The thread for police reforms

Sure hope we can add a lot to this.

At any rate I have an idea and wondered how plausible it would be to make thus happen…

You know how you manipulate a spoiled kid who won’t stop screaming cause he has to have candy at the grocery aisle checkout? You give them a choice that feels like they have a say. “You choose - this or that”.

In the case of police reform I suggest the same. You can choose to have full accountability and lose qualified immunity, or you all take massive pay and benefits cuts. The choice is yours.

I am not sure that your suggestion gets at the root of the problem. Pay shouldn’t be used as a stick here; it really isn’t relevant to the issues at hand. Police reform is less about the actual police departments, and more about broader culture, the justice system, and law making. Police implement, or enforce, laws. Sometimes the problems lie in the way the laws get enforced; in those cases, yes, the police themselves are the primary problem. In many cases, though, it’s the laws that are the problem, and cops don’t make laws. Not saying we don’t need to look hard at how departments are interpreting enforcement, and how they interact with people on that level, but we won’t get real reform until we look at changing laws, and that will take a change in culture.

I mean, a huge part of the law enforcement and incarceration crisis centers on drug laws, laws that we know beyond a shadow of a doubt were largely created as part of a political and cultural offensive by reactionary politicians like Nixon, Reagan, and Bush, and which were intended to demonize people of color and drive white voters away from the Democrats and into the arms of the GOP. In turn, the Democrats cravenly opted in to the hysteria about drugs and crime, in order to (unsuccessfully) stem that tide of deserters. It’s a cold hard fact that the drug laws we have created the drug crime we got, and those laws created the prison industrial system in its modern form (it had existed in other forms, of course, for a long time before that, albeit at a smaller scale).

So, if you want to reform law enforcement, start by reforming the legal system, and to do that you are going to need to completely rethink how we approach drugs, crime, and our ideas of “order” and “law abiding citizen.”

I mean lets talk about how different crimes are prosecuted.

Like property crime. Arson, burglary, theft, and all other such property crimes total an estimated $14 billion a year. Thats bad, right?

Well how are these crimes handled in police and legal response compared to the biggest property crime out there, wage theft.

The economic impact of wage theft is devastating. A recent report by
David Cooper and Teresa Kroeger from the Economic Policy Institute (EPI)
found that in the ten most populous U.S. states, “2.4 million workers lose 40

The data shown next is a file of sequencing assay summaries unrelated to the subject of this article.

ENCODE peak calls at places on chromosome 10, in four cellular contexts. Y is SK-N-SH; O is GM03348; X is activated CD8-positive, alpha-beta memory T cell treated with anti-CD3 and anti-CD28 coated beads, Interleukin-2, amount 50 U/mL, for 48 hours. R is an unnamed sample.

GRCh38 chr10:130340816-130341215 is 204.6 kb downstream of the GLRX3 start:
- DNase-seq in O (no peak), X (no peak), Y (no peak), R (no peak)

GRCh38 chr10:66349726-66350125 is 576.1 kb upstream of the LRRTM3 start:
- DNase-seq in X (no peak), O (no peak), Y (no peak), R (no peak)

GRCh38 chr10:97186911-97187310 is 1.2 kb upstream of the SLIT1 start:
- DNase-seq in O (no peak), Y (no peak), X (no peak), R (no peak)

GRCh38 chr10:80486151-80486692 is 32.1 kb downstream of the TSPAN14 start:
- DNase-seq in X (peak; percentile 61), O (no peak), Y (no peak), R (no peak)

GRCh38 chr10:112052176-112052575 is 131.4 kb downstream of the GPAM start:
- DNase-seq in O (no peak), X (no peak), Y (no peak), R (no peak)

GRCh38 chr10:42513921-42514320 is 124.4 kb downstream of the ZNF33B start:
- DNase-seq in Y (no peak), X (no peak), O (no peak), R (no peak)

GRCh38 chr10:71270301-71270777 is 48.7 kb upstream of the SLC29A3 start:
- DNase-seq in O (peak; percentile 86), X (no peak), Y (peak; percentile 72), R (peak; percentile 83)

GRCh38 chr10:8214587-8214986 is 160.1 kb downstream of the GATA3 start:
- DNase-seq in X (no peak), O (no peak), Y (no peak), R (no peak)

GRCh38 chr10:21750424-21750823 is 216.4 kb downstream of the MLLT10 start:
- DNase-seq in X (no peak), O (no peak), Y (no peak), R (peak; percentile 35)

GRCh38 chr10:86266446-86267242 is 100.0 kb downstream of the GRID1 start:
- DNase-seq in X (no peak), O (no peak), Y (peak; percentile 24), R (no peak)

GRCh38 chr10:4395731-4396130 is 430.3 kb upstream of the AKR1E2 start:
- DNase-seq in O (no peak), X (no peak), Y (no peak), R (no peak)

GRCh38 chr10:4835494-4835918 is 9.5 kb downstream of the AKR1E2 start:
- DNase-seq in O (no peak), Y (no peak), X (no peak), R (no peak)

$8 billion” annually from wage theft. The authors estimate that
41 The effect of wage theft on individual workers is severe. The EPI study
employers steal $15 billion from workers across the country each year. estimates that the average victim of wage theft loses $3,300 per year,
receiving only $10,500 in annual wages

Wage theft exceeds the cost of all other property crimes combined. Yet we don’t hear stories of no knock warrants being served on gated communities of company execs. We don’t see long prison sentences for repeat offenders like we do some poor kid who jacks $100 from a register. Usually the company pays a fine, if anything happens at all.

This is the way society is disadvantaging poor and minorities (because they are disproportionately poor). Steal $100 and go to jail for several years. Steal $1 million, get a promotion for improving investors returns.

Indeed. And none of that can be solved by “police reform.” That takes judicial, legal, and cultural change.

The problem I’m referring to is where cops feel they’re untouchable and this is emboldened by unions holding cities hostage. We need to take back our ability to bargain with them. In nearly every city and county across this country, police unions get everything they want nearly every time they sit down to bargain. Their pay, benefits, and pensions blow away every other public sector employee. When you take into consideration their comparable educational levels it’s even worse.

But I agree we need definitive justice reform in our courts. I hope we have someone who can lead the charge to make a massive, (not small) change in this. But I also want to see the police de-fanged. They’re too dangerous and way too many are quite literally trump bootlickers.

Seems to me that there are two separate problems, even if they come from similar places.

I’m all for changing our ideas of what is a crime, what is a serious crime. But that is going to take some significant amount of persuading among the general population. Legalizing pot, sure, but beyond that, NIMBY.

But police abuse of citizens? The country is ready to rein that in, and we need to do it, while the issue is still on peoples’ minds. Really, it is a question of how, exactly, so that the reforms “stick.”